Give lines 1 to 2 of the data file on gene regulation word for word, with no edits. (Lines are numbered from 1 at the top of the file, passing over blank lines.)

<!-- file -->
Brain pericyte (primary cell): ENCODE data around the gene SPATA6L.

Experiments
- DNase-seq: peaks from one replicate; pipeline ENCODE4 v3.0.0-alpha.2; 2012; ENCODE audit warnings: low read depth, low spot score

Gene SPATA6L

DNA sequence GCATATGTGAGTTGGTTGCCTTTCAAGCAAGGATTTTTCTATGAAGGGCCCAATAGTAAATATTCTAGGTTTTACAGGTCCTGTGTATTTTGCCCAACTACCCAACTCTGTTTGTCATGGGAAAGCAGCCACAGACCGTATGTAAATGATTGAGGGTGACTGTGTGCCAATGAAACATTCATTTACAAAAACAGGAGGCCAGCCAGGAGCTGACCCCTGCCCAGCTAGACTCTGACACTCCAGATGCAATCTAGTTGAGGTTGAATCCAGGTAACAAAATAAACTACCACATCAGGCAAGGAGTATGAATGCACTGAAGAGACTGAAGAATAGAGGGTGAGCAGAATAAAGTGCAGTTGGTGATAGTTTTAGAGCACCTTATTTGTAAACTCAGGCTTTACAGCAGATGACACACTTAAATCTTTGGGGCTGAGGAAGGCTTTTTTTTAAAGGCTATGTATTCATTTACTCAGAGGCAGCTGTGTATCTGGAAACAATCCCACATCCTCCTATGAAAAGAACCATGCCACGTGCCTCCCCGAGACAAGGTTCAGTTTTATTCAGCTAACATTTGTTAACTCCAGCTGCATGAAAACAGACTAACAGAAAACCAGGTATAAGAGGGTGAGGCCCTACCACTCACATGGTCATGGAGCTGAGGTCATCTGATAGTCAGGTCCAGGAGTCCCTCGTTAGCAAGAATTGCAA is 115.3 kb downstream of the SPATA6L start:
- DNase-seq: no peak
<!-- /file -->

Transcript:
Brain pericyte (primary cell): ENCODE data around the gene SPATA6L.

Experiments